This isn’t about government regulation, it’s about you wanting everyone to be nutritious, which is a noble goal. But that goal pales in comparison to the concept of personal freedom and not being told by an artificial entity what one can and can’t do.

    1. James, there’s a HUGE difference between allowing people to make their own decisions and a school not providing soda and sugary crap in schools. A tool like Palin would say, “Sell the crap and let people decide.” I would argue, strongly, that that’s ludicrous.

      That’s all I’m sayin’

  5. Honestly, I wish the government would actually require P.E. for every student in high school (especially for non-athletes), which would require a minimum amount of exercise each day and might also help get kids back in shape. I don’t mind not allowing sugary stuff into schools, but with P.E. required, it may at least allow folks to burn off the excess empty calories those kids get. From my experience (and I live in one of the fattest and poorest states in America), most kids get bigger because they don’t get any healthy foods at home either because the other crap is cheaper OR their parents don’t care what they eat and don’t require their kids to exercise.

  6. no ones talking about the double standard… no presidential candidate to my recollection has ever taken such cheap shots at a first lady. imagine a male pres candidate going after laura bush like that. its weak, its cheap… its right up sister sarah’s alley actually.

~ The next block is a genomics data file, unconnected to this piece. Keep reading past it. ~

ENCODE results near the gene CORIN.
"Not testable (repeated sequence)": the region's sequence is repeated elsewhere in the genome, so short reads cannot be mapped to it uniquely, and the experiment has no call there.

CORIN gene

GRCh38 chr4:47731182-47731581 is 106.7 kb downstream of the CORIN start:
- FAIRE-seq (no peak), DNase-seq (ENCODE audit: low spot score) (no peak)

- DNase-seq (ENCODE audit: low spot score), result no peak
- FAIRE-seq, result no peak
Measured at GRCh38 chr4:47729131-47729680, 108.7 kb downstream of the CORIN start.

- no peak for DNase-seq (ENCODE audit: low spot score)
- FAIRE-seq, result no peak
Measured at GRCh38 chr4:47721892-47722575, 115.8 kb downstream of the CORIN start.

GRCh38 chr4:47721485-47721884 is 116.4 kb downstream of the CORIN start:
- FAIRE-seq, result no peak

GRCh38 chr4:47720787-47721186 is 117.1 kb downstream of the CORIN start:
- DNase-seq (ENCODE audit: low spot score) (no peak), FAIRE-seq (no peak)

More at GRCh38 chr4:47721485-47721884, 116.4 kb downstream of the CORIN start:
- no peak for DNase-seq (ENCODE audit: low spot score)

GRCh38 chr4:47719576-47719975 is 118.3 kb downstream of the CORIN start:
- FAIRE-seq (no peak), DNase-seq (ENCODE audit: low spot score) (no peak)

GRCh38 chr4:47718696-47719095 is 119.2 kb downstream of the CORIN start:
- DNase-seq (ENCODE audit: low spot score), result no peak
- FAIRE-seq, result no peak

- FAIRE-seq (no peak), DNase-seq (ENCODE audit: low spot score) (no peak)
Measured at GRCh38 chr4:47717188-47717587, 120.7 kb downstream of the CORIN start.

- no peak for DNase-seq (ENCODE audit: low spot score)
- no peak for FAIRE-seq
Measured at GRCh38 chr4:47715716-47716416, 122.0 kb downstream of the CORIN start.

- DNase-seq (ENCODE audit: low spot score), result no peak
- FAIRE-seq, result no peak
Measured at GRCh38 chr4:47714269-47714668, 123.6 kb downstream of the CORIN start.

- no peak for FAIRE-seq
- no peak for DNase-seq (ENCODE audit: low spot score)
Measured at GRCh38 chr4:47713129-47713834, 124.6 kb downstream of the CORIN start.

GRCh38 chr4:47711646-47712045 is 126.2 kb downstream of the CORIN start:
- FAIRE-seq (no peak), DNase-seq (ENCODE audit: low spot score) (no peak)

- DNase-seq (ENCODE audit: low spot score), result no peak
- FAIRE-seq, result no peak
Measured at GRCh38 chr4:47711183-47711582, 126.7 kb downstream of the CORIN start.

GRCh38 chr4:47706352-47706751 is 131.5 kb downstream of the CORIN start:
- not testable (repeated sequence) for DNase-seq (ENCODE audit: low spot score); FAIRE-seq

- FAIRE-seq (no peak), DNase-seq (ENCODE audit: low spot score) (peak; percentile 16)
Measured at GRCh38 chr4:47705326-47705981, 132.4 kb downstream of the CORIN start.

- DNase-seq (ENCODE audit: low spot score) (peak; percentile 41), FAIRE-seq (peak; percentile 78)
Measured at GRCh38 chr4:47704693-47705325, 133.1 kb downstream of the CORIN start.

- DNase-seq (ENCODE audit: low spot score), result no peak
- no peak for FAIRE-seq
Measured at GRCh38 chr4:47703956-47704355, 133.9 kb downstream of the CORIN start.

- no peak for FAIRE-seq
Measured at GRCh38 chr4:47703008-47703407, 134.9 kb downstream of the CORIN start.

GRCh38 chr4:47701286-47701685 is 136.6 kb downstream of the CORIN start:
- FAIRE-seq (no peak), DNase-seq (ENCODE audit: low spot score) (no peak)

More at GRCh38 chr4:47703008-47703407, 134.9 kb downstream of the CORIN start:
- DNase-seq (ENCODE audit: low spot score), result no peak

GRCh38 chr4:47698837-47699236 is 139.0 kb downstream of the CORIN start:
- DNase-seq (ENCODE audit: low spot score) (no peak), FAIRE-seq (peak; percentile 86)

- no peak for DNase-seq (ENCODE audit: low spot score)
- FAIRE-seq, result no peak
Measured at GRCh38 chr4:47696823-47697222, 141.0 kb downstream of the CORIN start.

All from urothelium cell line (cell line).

funny how she doesnt want govt involved in nutrition and health, yet shes all for govt telling women that they cannot have a choice as to what they want to do with their bodies. how she doesnt see the irony is proof there is no god.

  7. We need to bring back the Bookmobiles and the Schoolhouse Rock, and make being informed and educated cool. The cynical rotation we’ve been in skipped a beat and repeated, and the result has been a culture that celebrates expression in its most base form: reaction. Cultural pride has slipped and slided into a state of unaccountability, celebration of the mediocre, and worse, a dismissiveness towards learning. It isn’t a terrible thing, and it isn’t irreversible. We have just taken live and let live a little as far as it should go, a little further actually. It is okay to love who you are, but we should refrain from embracing our shortcomings, because they are all too real, and being passed on within our culture.

    We, as a culture, need to find a way to make learning cool again. As tempting as it is, we can’t achieve it through shame. Shame-based motivation never works long term.

    I think we have to quit placing an emphasis on the overachievers (they are taken care of) and the underachievers (we invest), but have to elevate the middle.

    It shouldn’t be that difficult to find ways to reward effort escalated. Not every child needs to be a “star”, but we should focus more on the middle.